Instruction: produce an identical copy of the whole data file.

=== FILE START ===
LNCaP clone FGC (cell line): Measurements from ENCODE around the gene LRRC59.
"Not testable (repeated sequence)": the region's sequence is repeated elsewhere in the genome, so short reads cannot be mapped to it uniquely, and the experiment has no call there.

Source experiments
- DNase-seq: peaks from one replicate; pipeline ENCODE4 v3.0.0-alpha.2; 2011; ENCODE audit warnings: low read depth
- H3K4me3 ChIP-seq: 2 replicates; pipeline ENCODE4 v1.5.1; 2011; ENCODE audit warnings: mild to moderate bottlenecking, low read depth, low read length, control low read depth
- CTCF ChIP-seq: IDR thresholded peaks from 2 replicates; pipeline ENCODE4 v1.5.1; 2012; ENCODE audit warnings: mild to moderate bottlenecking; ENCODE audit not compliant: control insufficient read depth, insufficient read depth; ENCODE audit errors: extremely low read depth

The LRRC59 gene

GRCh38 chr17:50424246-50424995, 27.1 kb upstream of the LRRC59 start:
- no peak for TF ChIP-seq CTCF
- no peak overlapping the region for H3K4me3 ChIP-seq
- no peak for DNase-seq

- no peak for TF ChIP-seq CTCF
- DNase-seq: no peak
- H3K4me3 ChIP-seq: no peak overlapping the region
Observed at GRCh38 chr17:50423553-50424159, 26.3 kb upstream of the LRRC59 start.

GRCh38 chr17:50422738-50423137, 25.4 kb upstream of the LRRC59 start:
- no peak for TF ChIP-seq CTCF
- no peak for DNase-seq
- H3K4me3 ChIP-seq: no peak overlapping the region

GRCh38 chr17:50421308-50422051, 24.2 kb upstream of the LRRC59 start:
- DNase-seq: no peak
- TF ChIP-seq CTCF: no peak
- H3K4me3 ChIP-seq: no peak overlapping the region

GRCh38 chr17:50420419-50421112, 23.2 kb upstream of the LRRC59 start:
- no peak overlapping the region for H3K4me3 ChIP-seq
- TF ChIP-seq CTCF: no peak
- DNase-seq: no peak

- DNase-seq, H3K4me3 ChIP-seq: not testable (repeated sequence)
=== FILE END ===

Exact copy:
LNCaP clone FGC (cell line): Measurements from ENCODE around the gene LRRC59.
"Not testable (repeated sequence)": the region's sequence is repeated elsewhere in the genome, so short reads cannot be mapped to it uniquely, and the experiment has no call there.

Source experiments
- DNase-seq: peaks from one replicate; pipeline ENCODE4 v3.0.0-alpha.2; 2011; ENCODE audit warnings: low read depth
- H3K4me3 ChIP-seq: 2 replicates; pipeline ENCODE4 v1.5.1; 2011; ENCODE audit warnings: mild to moderate bottlenecking, low read depth, low read length, control low read depth
- CTCF ChIP-seq: IDR thresholded peaks from 2 replicates; pipeline ENCODE4 v1.5.1; 2012; ENCODE audit warnings: mild to moderate bottlenecking; ENCODE audit not compliant: control insufficient read depth, insufficient read depth; ENCODE audit errors: extremely low read depth

The LRRC59 gene

GRCh38 chr17:50424246-50424995, 27.1 kb upstream of the LRRC59 start:
- no peak for TF ChIP-seq CTCF
- no peak overlapping the region for H3K4me3 ChIP-seq
- no peak for DNase-seq

- no peak for TF ChIP-seq CTCF
- DNase-seq: no peak
- H3K4me3 ChIP-seq: no peak overlapping the region
Observed at GRCh38 chr17:50423553-50424159, 26.3 kb upstream of the LRRC59 start.

GRCh38 chr17:50422738-50423137, 25.4 kb upstream of the LRRC59 start:
- no peak for TF ChIP-seq CTCF
- no peak for DNase-seq
- H3K4me3 ChIP-seq: no peak overlapping the region

GRCh38 chr17:50421308-50422051, 24.2 kb upstream of the LRRC59 start:
- DNase-seq: no peak
- TF ChIP-seq CTCF: no peak
- H3K4me3 ChIP-seq: no peak overlapping the region

GRCh38 chr17:50420419-50421112, 23.2 kb upstream of the LRRC59 start:
- no peak overlapping the region for H3K4me3 ChIP-seq
- TF ChIP-seq CTCF: no peak
- DNase-seq: no peak

- DNase-seq, H3K4me3 ChIP-seq: not testable (repeated sequence)